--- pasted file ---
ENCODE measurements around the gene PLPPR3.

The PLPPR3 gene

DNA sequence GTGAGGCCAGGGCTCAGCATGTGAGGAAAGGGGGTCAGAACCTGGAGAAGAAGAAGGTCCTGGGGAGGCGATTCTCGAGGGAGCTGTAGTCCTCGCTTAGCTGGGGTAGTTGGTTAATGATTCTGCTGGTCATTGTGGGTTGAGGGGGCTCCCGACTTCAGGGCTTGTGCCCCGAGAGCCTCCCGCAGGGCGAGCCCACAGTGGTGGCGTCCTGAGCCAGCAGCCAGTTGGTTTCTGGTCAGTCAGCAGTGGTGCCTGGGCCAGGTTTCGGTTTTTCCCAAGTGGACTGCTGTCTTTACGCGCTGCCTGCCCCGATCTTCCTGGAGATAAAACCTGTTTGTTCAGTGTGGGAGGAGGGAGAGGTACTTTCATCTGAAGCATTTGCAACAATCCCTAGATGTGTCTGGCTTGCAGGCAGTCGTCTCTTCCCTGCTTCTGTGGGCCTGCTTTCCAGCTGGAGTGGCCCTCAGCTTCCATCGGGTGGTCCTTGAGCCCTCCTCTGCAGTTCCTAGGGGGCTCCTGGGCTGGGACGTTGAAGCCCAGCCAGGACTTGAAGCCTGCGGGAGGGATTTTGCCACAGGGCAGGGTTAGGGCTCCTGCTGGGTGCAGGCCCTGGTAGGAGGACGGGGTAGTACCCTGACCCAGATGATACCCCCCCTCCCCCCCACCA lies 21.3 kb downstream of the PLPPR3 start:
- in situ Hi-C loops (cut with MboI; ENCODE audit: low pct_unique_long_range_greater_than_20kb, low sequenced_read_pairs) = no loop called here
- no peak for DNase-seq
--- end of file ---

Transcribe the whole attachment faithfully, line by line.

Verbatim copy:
ENCODE measurements around the gene PLPPR3.

The PLPPR3 gene

DNA sequence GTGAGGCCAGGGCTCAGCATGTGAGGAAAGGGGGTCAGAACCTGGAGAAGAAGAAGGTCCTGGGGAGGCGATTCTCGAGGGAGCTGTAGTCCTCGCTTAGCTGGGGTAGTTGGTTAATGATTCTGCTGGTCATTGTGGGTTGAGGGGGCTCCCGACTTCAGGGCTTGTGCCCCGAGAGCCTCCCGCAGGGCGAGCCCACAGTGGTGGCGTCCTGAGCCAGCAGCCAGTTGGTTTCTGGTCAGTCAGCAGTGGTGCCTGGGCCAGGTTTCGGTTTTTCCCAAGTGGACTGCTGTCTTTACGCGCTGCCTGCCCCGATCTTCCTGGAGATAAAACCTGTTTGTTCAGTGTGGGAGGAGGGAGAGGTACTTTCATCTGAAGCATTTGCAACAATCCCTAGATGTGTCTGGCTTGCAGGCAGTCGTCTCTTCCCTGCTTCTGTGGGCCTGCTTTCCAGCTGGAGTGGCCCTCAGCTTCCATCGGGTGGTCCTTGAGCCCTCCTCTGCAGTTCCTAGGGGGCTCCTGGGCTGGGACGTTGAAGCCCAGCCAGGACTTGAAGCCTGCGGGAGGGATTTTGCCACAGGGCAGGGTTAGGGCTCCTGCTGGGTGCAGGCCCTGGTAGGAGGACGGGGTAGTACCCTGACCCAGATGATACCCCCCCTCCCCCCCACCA lies 21.3 kb downstream of the PLPPR3 start:
- in situ Hi-C loops (cut with MboI; ENCODE audit: low pct_unique_long_range_greater_than_20kb, low sequenced_read_pairs) = no loop called here
- no peak for DNase-seq